Saturday, May 28, 2016

New York City Rare Bird Alert

Below is the New York City Rare Bird Alert for the week ending Friday, May 27, 2016:

-RBA
* New York
* New York City, Long Island, Westchester County
* May 27, 2016
* NYNY1605.27

- Birds Mentioned

PACIFIC LOON+
(+ Details requested by NYSARC)

Common Loon
Sooty Shearwater
MANX SHEARWATER
Northern Gannet
WHIMBREL
Pectoral Sandpiper
Lesser Black-backed Gull
GULL-BILLED TERN
Roseate Tern
Royal Tern
Black Skimmer
SNOWY OWL
Red-headed Woodpecker
Olive-sided Flycatcher
PHILADELPHIA VIREO
Worm-eating Warbler
Tennessee Warbler
Mourning Warbler
Hooded Warbler
Cape May Warbler
Cerulean Warbler
Bay-breasted Warbler
Yellow-throated Warbler
Wilson’s Warbler
YELLOW-BREASTED CHAT
Nelson’s Sparrow
SUMMER TANAGER
DICKCISSEL

If followed by (+) please submit documentation of your report electronically and use the NYSARC online submission form found at http://www.nybirds.org/NYSARC/goodreport.htm

You can also send reports and digital image files via email to nysarc44nybirdsorg

If electronic submission is not possible, hardcopy reports and photos or sketches are welcome. Hardcopy documentation should be mailed to:

Gary Chapin - Secretary
NYS Avian Records Committee (NYSARC)
125 Pine Springs Drive
Ticonderoga, NY 12883

Hotline: New York City Area Rare Bird Alert
Number: (212) 979-3070

Compiler: Tom Burke, Tony Lauro
Coverage: New York City, Long Island, Westchester County

Transcriber: Gail Benson

NOTE: DUE TO APPARENT TECHNICAL DIFFICULTIES THE PHONE TAPE HAS NOT YET BEEN RECORDED.

[~BEGIN RBA TAPE~]

Greetings! This is the New York Rare Bird Alert for Friday, May 27, 2016 at 6:00 pm.

The highlights of today’s tape are PACIFIC LOON, MANX SHEAWATER, SNOWY OWL, GULL-BILLED TERN, WHIMBREL, DICKCISSEL, SUMMER TANAGER, PHILADELPHIA VIREO, YELLOW-BREASTED CHAT, and other spring migrants.

Sea watching from the south shore of Long Island produced a small flight of tubenoses last Saturday afternoon, with 1 MANX and 7 SOOTY SHEARWATERS seen moving east off Robert Moses State Park Field 2. The first 3, including the MANX, were close in, but abating winds moved the flight line further offshore. Early morning or late afternoon watches, with onshore winds especially, can be very productive. Even better, on Sunday mid-morning a sea watch from the same Robert Moses Field 2 location provided a breeding plumaged PACIFIC LOON flying east in the company of a COMMON LOON. A few NORTHERN GANNETS were also among the other offshore migrants.

Another bird of interest was a SNOWY OWL present on Great Gull Island in eastern Long Island Sound back on Friday the 20th, perhaps the same bird photographed at the end of April on Fisher’s Island.

Some TERNS arriving recently have featured 2 GULL-BILLEDS around the south marsh below the former West Pond at Jamaica Bay Wildlife Refuge last Sunday; a ROYAL at Cupsogue County Park in Westhampton Dunes commencing Wednesday, a ROSEATE at Nickerson Beach today, and an increasing number of BLACK SKIMMERS.

The late build-up of LESSER BLACK-BACKED GULLS might be starting, with 4 spotted at Robert Moses State Park Sunday.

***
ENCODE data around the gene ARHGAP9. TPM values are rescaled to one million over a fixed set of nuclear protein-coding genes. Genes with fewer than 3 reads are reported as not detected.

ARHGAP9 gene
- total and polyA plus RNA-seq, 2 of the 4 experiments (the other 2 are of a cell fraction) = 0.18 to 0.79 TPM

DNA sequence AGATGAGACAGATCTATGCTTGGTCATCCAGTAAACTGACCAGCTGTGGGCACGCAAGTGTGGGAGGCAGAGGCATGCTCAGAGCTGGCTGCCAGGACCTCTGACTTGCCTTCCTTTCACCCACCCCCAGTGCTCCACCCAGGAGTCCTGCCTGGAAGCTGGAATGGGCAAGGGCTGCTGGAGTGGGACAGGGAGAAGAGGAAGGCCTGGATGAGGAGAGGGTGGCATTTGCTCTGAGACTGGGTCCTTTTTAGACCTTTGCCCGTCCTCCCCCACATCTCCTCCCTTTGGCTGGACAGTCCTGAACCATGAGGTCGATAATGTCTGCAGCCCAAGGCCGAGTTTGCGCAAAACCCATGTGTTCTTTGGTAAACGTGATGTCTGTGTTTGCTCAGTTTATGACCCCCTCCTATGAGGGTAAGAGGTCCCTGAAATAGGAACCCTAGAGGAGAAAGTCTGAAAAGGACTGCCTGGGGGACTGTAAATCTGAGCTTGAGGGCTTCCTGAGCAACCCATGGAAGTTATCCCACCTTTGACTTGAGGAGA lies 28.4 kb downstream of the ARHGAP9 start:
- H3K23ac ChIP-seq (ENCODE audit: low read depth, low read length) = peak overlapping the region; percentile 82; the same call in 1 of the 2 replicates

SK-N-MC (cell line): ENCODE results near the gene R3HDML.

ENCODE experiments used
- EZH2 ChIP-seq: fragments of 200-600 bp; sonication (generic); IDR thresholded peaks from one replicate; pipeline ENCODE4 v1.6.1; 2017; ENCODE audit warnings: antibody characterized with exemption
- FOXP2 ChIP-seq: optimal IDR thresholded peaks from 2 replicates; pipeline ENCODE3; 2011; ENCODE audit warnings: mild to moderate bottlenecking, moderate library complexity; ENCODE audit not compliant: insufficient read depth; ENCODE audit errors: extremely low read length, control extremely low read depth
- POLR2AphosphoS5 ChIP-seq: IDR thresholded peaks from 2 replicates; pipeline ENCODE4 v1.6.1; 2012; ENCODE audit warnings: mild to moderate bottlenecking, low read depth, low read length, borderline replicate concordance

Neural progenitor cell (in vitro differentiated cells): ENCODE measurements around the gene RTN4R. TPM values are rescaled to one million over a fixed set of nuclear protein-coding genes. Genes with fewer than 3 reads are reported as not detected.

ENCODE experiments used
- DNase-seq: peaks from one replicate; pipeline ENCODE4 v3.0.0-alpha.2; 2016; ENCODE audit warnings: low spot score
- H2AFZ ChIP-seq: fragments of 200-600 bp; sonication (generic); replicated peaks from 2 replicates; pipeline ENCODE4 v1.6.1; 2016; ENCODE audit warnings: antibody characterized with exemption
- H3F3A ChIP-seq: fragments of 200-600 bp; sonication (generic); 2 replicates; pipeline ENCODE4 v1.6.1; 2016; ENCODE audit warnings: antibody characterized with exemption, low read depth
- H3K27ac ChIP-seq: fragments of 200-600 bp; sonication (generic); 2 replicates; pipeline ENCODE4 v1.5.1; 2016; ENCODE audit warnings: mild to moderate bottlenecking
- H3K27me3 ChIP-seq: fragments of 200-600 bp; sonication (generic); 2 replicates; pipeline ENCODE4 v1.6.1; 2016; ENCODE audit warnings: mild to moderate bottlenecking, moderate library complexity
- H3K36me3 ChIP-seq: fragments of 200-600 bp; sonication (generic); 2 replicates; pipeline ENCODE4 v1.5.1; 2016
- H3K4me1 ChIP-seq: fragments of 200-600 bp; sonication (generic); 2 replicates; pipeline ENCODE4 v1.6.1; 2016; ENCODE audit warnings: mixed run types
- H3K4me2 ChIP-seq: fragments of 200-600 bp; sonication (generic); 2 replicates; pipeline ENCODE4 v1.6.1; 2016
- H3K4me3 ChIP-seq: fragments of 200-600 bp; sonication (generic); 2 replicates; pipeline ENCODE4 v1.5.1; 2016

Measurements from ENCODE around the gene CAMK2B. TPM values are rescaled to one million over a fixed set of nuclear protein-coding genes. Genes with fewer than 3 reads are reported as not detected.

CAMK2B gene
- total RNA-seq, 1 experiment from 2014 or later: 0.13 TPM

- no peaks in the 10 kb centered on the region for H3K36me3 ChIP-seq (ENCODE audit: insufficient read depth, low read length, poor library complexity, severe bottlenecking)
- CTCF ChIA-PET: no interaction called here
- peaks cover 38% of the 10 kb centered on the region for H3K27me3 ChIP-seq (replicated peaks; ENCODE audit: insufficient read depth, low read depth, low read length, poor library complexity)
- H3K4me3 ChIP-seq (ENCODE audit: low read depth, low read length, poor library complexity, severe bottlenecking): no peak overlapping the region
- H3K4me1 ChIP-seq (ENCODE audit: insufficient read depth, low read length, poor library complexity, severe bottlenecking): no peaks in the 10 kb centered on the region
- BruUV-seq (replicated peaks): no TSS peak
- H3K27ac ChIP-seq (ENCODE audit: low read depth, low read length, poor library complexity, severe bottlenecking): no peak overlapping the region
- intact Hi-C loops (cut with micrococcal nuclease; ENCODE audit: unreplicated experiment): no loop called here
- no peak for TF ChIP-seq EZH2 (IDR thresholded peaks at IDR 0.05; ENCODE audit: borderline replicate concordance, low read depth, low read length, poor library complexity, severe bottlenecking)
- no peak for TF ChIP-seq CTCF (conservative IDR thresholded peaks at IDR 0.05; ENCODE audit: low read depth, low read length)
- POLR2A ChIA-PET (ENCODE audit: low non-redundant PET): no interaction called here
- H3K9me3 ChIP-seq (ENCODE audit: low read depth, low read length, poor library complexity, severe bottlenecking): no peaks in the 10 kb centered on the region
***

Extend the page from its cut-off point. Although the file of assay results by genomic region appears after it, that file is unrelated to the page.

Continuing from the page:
Among the shorebirds, which are presumably nearing peak numbers now, have been a few WHIMBRELS this week, including 1 at Big Egg Marsh in Jamaica Bay Monday, and then on Wednesday sightings of 3 at Breezy Point and singles at Plumb Beach in Brooklyn and Marshlands Conservancy in Rye. A PECTORAL SANDPIPER was at Big Egg Saturday and 3 dropped by Plumb Beach Monday.

A RED-HEADED WOODPECKER was visiting the feeders at Connetquot River State Park yesterday, where, to begin the passerines, YELLOW-THROATED WARBLER also continues.

Warbler numbers in general have been expectedly dropping off, though Wednesday’s flight did replenish the dwindling totals, mostly with females and anticipated late migrants. MOURNING WARBLERS have been nicely represented in the city parks and elsewhere, and among the others have been a couple of CERULEANS, one in Fort Tryon Park in northern Manhattan Thursday and another last Friday at Owl’s Head Park in Brooklyn among a nice mix of warblers and other landbirds there that day. A YELLOW-BREASTED CHAT was found Wednesday at Strawberry Fields in Central Park and lingered to Thursday, and other warblers have featured WORM-EATING, TENNESSEE, CAPE MAY, BAY-BREASTED, HOODED and WILSON’S.

A very small number of PHILADELPHIA VIREOS, tough here in Spring and sometimes confused with similar Vireos, included birds this week described from Central Park during mid-week, at Trinity Church in lower Manhattan Wednesday, and in Highland Park at the western end of Forest Park in Queens Thursday.

A nice find today was a male DICKCISSEL at the north end of Central Park near the Great Hill at about West 106th Street.

A few scattered SUMMER TANAGER reports included 1 or more in Central Park last weekend, singles Sunday at Hempstead Lake State Park and by the former Grumman Airport in Calverton, and 1 at Jones Beach West End Thursday.

Flycatchers lately have included a few OLIVE-SIDED FLYCATCHERS and the 5 eastern Empidonax species, where vocalizations are hopefully aiding in the identification.

A NELSON’S SPARROW at Plumb Beach in Brooklyn on Wednesday indicate they should be looked for now in coastal salt marshes >

Only 4 places are open for the See Life Paulagics overnight pelagic trip leaving Brooklyn Sunday evening June 5. If interested please call 215-234-6805 ASAP.

To phone in reports, on Long Island call Tony Lauro at (631) 734-4126, or weekdays call Tom Burke at (212) 372-1483.

This service is sponsored by the Linnaean Society of New York and the National Audubon Society. Thank you for calling.

- End transcript

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